Living Madly – Doing Summer Like a Kid
For all the wonderful things I’ve experienced in my life so far, I’ve yet to encounter anything that comes close to replicating the excitement of the last day of school before summer vacation. I still remember the satisfying feeling brought on by cleaning all the papers out of my desk and tossing them directly into the trash — no need to so much as glance at any of them. The day’s rising heat brought with it the promise of sleeping late, swimsuits, and long, lazy afternoons punctuated by grape Popsicles, running leaps through the backyard sprinkler and burgers sizzling on the grill.
Back then, summer meant visits from the neighborhood ice cream truck, rainbow-colored snow cones and clusters of sweaty kids clutching damp dollar bills . My sister, Natalie , and I raced around the neighborhood on our bikes (no helmets! no shoes!), completely disregarded all advice regarding sunscreen, and stayed up well past our bedtime every night waiting for the sun to finally go down. Everything we did had an aura of magic to it because we knew summer wouldn’t last forever.
Summer’s here again, and hardly anyone I know seems to care much. Sure, they might comment on how nice the weather is or mention what they’re doing on their upcoming vacation, but there’s no excitement in their voices, no real sense of anticipation, no fun. Some people I know have even said they dread summertime because life is so much more challenging when their kids are home from school.
And I get it. I really do.
For the last several years, summer has been nothing more to me than a warmer version of any other season: I still had to get up and go to work every morning, run errands, pay bills, and make sure the fridge was stocked and the bathrooms were clean. Although I’d often gaze longingly out my office window, I’d reassure myself that being a responsible adult required sacrifices, and that there was nothing that could be done to change that.
This summer, I’ve decided to try to prove myself wrong. Although I still have to go to work, I’m determined to get the most out of the fleeting summer season. And while I probably won’t start riding my bike barefoot around the neighborhood, I have discovered a few things that might make summer feel a bit more like it did when I was a kid:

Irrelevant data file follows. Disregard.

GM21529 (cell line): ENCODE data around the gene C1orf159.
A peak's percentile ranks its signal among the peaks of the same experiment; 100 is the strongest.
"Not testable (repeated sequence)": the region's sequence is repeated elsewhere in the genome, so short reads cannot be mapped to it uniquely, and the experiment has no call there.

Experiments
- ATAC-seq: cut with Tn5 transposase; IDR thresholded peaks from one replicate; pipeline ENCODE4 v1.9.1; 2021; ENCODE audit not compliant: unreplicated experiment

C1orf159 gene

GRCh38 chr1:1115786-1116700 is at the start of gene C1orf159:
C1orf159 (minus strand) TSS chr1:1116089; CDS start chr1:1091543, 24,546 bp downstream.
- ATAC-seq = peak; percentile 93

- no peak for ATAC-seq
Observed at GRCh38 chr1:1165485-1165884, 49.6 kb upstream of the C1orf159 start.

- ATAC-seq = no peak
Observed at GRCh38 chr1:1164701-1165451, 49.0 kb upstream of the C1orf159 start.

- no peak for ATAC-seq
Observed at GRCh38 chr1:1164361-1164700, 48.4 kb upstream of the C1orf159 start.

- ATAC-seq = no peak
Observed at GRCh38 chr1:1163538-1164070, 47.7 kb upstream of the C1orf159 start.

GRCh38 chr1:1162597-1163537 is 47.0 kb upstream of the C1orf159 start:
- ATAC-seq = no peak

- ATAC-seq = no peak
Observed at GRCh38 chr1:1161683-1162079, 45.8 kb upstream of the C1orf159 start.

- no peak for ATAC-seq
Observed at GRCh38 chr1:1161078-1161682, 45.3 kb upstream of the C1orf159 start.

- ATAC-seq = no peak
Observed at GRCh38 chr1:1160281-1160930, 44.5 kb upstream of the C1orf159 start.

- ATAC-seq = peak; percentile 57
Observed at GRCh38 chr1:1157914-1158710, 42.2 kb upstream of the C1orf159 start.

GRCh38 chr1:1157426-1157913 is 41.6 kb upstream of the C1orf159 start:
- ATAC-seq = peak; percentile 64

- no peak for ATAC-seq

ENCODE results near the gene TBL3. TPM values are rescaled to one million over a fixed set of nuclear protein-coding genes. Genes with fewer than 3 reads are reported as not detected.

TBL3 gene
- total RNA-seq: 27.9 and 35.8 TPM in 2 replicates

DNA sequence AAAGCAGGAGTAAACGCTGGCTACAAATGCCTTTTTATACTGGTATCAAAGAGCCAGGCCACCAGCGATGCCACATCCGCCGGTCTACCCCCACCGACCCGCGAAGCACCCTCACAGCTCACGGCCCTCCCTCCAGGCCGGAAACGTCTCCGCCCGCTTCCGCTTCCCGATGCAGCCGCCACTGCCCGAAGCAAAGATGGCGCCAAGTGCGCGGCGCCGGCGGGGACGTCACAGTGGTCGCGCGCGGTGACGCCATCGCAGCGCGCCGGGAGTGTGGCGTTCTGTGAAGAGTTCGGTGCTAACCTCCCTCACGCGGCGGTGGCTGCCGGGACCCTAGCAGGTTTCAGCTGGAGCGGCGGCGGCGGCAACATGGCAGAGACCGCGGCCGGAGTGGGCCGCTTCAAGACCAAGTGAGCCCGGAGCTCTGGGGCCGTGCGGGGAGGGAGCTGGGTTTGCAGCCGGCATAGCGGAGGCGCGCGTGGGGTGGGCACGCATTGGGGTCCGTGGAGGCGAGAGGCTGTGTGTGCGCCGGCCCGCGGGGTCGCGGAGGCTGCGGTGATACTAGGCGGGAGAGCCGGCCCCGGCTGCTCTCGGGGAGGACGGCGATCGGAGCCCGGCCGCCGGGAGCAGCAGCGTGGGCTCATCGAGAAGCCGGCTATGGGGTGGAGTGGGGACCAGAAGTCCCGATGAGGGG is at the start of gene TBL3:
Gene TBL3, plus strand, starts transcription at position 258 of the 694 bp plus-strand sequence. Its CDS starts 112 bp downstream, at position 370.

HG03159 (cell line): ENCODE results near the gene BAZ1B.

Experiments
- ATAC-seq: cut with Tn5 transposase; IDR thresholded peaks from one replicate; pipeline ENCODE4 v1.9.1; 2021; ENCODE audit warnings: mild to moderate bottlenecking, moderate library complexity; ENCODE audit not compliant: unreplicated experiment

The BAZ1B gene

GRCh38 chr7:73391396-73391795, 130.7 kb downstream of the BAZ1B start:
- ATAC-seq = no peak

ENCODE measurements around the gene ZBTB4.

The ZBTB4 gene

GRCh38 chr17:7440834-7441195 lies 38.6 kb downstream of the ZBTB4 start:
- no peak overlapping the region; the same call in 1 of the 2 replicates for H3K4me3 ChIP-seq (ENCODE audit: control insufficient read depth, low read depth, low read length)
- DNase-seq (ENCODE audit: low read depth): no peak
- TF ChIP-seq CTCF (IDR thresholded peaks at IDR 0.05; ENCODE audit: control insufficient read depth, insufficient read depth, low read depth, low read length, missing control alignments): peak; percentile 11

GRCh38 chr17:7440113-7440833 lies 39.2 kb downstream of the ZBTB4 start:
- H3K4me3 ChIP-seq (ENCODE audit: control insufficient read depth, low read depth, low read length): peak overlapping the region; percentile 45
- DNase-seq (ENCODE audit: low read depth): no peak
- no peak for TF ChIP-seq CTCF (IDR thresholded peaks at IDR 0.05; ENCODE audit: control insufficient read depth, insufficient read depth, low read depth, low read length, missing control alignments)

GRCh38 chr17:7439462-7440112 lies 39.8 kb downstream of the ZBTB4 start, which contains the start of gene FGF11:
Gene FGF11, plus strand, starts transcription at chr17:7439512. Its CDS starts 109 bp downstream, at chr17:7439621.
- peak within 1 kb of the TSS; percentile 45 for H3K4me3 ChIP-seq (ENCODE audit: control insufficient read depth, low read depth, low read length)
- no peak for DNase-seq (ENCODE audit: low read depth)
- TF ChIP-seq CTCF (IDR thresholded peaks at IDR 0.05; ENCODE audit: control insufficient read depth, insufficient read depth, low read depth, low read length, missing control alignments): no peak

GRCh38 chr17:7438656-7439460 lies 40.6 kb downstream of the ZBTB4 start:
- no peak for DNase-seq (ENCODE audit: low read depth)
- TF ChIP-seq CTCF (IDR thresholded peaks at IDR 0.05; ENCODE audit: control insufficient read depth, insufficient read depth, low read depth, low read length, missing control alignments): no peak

Spending more time outside.
As a kid, I spent nearly all day, every day outdoors during the summer. So even if it’s really hot out, or perhaps especially if it is, I’ve decided to make it a point to get outside, away from air conditioning, and enjoy the scents of blooming flowers and freshly cut grass. Best of all, I can do this whether I’ve got five minutes or 50.
Doing things I wouldn’t, or couldn’t, do any other time of year.
I’m thinking along the lines of going to the beach, sitting on the actual sand in an actual bathing suit, and maybe even going in the water. I’d also like to go on a whale watch, ride a roller coaster, sip drinks at an outdoor cafe, shop for groceries at a farm stand, and hopefully get an ice cream cone or two, completely avoiding places like the mall until after Labor Day.
Living in the moment.
No matter what I was doing during the summer as a kid, that’s all I was thinking about. My friends and I were fully present during our neighborhood kickball games, Italian ice runs to the corner store, and massive water balloon fights. We weren’t thinking about our responsibilities; we just had fun.
Seeing people I care about.
One of my fondest summer memories growing up was having the opportunity to spend time with people I didn’t get to see the rest of the year — for example, my grandparents who lived in Arizona. After my husband and I bought our first house almost 17 years ago, we had a big barbecue every summer, an all-out bash, inviting most of the people we knew. But life got busy and we haven’t done it in years, even though we have a lot more room now. Thinking back, our friends always seemed happy to sit in our tiny backyard, out in the blazing sun, paper plates balanced on their laps, because no matter what else was going on in our lives, we were together, and it was summer, and we knew it would be gone in a flash.